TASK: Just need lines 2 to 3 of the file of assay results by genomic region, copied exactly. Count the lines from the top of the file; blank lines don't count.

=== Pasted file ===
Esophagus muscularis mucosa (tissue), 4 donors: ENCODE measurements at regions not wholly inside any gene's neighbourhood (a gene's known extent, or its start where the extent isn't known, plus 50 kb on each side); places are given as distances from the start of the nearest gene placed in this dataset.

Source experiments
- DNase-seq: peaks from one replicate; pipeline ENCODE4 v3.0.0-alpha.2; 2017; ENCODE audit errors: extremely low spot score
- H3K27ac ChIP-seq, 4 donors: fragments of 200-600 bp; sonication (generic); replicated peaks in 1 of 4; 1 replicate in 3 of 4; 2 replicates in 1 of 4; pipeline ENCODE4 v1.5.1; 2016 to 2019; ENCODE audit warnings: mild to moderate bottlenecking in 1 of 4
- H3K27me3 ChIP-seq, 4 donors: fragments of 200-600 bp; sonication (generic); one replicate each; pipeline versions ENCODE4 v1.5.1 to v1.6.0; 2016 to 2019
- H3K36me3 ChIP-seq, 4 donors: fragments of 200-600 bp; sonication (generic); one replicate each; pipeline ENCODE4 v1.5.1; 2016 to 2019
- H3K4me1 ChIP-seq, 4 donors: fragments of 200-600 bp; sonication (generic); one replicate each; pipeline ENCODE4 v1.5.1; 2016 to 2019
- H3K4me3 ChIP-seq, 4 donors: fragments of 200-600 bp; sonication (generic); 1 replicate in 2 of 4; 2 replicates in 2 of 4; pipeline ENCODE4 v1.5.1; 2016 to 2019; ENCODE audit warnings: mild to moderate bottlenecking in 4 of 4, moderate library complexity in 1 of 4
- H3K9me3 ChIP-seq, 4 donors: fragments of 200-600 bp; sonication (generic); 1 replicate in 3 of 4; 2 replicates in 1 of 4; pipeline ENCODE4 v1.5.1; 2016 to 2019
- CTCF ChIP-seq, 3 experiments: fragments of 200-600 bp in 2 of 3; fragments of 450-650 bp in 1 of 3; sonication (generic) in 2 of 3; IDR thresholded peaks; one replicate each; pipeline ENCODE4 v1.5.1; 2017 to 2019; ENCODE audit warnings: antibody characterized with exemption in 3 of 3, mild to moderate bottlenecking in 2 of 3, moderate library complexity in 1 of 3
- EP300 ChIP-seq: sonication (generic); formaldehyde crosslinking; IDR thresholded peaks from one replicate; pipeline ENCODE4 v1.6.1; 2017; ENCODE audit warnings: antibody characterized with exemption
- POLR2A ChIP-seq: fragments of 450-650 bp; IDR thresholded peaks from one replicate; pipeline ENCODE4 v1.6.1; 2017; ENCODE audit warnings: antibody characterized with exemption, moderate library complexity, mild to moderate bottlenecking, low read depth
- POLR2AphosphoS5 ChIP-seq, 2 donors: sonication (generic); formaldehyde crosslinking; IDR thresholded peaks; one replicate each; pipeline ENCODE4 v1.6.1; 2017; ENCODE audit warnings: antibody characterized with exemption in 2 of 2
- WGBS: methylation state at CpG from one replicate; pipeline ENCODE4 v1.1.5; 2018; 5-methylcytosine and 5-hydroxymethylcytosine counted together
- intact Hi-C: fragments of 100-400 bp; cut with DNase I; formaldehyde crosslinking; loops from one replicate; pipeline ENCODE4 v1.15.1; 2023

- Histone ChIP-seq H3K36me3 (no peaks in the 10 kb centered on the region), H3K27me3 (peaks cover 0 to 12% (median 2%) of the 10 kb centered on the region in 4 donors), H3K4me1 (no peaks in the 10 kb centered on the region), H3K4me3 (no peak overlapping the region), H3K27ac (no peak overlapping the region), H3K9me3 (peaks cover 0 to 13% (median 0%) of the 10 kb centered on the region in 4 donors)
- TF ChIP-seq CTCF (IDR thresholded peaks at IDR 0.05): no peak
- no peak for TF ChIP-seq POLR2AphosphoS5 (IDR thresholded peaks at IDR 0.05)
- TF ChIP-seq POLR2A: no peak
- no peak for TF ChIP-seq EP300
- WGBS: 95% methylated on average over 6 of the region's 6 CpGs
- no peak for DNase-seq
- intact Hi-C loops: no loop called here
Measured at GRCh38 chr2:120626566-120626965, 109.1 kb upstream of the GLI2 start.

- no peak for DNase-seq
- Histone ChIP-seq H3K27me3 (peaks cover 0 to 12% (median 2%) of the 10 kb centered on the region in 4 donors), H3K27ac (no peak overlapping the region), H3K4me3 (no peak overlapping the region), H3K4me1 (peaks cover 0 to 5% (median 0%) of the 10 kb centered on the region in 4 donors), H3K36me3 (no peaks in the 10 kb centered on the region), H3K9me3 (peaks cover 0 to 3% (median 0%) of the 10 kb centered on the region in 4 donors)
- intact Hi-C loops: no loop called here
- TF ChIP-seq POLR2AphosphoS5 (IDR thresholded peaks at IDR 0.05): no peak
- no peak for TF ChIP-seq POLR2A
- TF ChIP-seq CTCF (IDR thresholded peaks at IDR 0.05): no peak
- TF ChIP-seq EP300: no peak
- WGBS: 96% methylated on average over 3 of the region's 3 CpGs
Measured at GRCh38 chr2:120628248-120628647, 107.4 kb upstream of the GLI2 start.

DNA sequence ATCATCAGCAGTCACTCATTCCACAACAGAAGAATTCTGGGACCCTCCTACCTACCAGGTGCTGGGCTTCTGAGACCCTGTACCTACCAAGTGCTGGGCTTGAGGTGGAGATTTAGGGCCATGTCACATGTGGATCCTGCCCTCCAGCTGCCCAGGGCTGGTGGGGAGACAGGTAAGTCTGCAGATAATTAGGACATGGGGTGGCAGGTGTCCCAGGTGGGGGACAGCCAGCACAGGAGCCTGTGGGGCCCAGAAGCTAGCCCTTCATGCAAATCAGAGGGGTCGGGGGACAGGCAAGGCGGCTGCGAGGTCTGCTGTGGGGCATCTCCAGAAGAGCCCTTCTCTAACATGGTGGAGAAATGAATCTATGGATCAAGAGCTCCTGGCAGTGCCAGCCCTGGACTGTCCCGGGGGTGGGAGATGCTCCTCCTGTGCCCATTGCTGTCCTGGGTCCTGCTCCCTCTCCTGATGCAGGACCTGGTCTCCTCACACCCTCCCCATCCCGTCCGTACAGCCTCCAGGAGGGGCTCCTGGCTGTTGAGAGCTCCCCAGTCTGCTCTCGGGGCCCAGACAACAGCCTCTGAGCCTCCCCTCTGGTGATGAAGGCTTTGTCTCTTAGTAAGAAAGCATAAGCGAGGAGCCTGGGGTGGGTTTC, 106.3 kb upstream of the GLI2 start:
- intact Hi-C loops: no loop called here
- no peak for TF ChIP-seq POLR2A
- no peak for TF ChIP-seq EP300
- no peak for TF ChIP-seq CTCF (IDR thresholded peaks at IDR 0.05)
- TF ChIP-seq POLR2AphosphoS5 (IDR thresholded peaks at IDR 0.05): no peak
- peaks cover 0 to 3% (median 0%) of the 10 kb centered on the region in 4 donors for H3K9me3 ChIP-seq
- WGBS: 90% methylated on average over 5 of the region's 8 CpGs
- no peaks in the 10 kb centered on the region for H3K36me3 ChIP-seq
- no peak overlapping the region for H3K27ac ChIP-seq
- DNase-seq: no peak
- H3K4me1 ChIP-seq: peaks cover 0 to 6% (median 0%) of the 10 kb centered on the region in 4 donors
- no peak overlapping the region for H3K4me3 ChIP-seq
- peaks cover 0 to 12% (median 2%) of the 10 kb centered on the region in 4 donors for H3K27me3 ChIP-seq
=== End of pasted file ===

Source experiments
- DNase-seq: peaks from one replicate; pipeline ENCODE4 v3.0.0-alpha.2; 2017; ENCODE audit errors: extremely low spot score